Getting into debt while in retirement will only create new problems in the future. So, instead of living a lifestyle that you cannot afford, make the necessary changes to keep you in the green. For example, if you want to travel in retirement, save up for it instead of putting the expenses on your credit card. Or, if you want to get into an expensive hobby, allot a budget for it each month so that you don’t go over your income.
5. Stock up
Stocking up on the essentials helps you avoid having to make multiple trips to the grocery store, and thus effectively wasting gas and energy. If you enjoy running errands as part of your routine, you can ignore this tip. But if dropping by the supermarket is just another chore that you dread, stock up on what you need so that you can limit your grocery runs.
As a retiree, stocking up also means you have everything you need in case of emergencies. A storm coming your way? You won’t have to join the panic buyers at the supermarket. Do you have the flu, and no one can drop by to help? No worries, you have the essentials to get you by. Worrying shouldn’t be part of your vocabulary in retirement–and making sure you have what you need easily accessible is a great way to achieve that.
6. Modify your home
At a certain point in time, it will start getting harder to do certain things (true for some, but not for all). For example, you might notice that your knees start to ache whenever you get up from the toilet. Or maybe the front steps are getting more challenging as time goes by. So while making home modifications is certainly not a sign of defeat, it will be necessary at some point.
So if certain activities are a little harder to do, make modifications to make them easier. If getting up from the toilet is a challenge for your knees, get a higher toilet or install a handrail near it. If you can’t be bothered to water the lawn manually anymore, installing an automatic sprinkler system should be on your way. And so on.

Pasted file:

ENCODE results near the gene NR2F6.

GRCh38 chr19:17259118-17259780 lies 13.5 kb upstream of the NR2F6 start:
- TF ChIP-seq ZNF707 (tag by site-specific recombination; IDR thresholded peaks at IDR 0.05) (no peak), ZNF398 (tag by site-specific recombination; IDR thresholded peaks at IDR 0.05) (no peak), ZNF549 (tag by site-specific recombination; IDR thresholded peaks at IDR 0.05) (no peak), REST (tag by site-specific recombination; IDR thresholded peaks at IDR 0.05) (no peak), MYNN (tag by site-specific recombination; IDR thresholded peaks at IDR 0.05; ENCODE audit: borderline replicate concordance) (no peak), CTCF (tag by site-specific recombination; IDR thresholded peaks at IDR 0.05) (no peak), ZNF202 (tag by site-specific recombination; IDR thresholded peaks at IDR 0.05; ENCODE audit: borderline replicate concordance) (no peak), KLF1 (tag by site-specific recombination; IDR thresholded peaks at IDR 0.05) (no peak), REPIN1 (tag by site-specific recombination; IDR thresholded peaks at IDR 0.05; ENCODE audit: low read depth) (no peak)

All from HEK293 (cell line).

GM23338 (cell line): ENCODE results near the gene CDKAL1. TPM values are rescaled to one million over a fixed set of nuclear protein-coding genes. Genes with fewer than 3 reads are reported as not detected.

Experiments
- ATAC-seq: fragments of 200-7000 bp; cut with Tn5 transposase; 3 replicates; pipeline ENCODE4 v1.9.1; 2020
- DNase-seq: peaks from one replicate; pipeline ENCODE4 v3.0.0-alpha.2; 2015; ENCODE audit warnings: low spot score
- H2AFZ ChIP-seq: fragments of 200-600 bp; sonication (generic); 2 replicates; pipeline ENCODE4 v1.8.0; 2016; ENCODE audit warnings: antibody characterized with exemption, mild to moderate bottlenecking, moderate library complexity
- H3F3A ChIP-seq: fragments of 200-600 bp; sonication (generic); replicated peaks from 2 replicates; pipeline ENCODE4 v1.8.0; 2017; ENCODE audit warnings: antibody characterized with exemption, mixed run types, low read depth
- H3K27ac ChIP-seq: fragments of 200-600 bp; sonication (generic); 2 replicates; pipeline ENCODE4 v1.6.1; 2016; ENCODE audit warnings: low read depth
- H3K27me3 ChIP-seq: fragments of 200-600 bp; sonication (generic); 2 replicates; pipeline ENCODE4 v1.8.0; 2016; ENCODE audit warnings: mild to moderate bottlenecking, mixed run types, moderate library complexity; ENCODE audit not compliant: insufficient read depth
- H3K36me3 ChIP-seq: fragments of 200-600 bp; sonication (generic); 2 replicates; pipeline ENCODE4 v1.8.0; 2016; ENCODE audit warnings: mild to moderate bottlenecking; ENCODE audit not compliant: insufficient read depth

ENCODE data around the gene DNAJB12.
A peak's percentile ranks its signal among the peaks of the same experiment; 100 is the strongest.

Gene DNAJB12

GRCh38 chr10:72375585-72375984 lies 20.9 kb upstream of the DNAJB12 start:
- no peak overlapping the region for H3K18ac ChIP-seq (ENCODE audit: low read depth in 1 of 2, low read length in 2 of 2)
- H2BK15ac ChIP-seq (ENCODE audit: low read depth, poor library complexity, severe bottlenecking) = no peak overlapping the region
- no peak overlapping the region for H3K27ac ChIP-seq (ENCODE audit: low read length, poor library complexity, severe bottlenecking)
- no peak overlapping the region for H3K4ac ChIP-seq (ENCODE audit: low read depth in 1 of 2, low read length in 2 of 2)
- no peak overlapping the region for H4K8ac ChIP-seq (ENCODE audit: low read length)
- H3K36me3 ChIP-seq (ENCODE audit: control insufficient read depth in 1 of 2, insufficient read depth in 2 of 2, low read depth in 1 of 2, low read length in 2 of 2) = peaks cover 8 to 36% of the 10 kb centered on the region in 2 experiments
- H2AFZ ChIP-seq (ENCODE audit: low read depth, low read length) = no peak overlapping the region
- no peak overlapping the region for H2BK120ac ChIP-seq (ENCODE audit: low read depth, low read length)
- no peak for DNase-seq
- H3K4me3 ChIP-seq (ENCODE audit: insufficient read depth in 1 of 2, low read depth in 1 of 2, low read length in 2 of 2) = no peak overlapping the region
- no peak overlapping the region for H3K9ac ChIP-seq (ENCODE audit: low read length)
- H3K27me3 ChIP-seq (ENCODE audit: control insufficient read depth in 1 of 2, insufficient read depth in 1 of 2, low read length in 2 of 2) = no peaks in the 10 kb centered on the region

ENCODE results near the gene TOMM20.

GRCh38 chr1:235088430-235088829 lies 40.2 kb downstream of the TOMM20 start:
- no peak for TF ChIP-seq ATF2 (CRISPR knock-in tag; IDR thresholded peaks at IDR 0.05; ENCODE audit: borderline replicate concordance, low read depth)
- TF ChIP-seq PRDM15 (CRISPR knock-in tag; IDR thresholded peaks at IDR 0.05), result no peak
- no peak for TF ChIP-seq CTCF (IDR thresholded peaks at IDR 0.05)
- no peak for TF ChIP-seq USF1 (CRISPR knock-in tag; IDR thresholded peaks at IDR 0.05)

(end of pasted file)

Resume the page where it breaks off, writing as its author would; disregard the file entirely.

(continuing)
There are so many benefits to simply having less stuff in your home. For one, less clutter means less stuff that you have to clean and organize, which is a great help if you have limited space in your home to start with. Furthermore, less physical clutter can also lead to less mental clutter, helping you maintain optimal stress levels and an active mental state.
However, letting go of things can be quite difficult, especially for retirees whose belongings have a lot of sentimental value. Nevertheless, here are some tips that can help you declutter:
- Start slow. Decluttering can be an emotional process; there’s no need to rush into it. Start with a room, or maybe even a closet at first. Take the time to choose which items you want to let go of and which ones you want to keep, then work your way up. Over time, letting go of stuff can become more manageable.
- Have the family take their belongings. If your children and other family members still have belongings in your home, ask them to come by and take them.
- Prioritize donation. Donating your old stuff can make it easier to declutter since you know someone else is going to enjoy them. Prop up a donation box in whatever room you’re decluttering and fill it with items that are still usable and presentable.
- Sell your valuables. For items that you no longer want but still have value, try selling them online or at a yard sale. You can get rid of a lot of stuff and, at the same time, make some extra cash.
- Dig into the hidden spaces. There might be some stuff that you forgot about because they were hidden away somewhere in the house. Try checking in the attic or basement for things that you no longer want or need.
8. Get regular exercise
Proper diet and regular exercise go hand in hand when it comes to maintaining a healthy lifestyle. During retirement, most folks experience a decline in physical activity as they are no longer going to work. And even if you have worked at an office all your life, the physical activity that it takes to work and do errands can be a significant difference from not working at all.
That said, make it a point to get regular exercise in retirement. It doesn’t have to be anything intense; even just walking around the neighborhood can be a great help. If you can engage in heavier activities such as cycling or swimming, even better. Aside from keeping your muscles strong and your mind active, engaging in regular exercise is one of the best ways to prevent disease.
9. Embrace technology
Technology might be a scary thing for many older adults, but you’ll find that life can become easier if you embrace it. Smartphones, for one, provide easy access to information, socialization, and even healthcare. Smart home systems, on the other hand, can make day-to-day living easier (Need to find the nearest clinic? Just ask Alexa!) and, for many older adults, safer.
Today’s technology also makes it incredibly easy to keep yourself entertained. With a smartphone or a computer, you can play games, listen to music, watch movies, read a book, and so much more–you’ll find it hard to run out of entertainment options soon enough.
Simple changes can make retirement life so much easier. From getting rid of excess stuff to learning how to use your smartphone, minor adjustments to your life can help you make the most out of your retirement journey–especially now that you have a new routine to build, new goals to achieve, and a future to look forward to.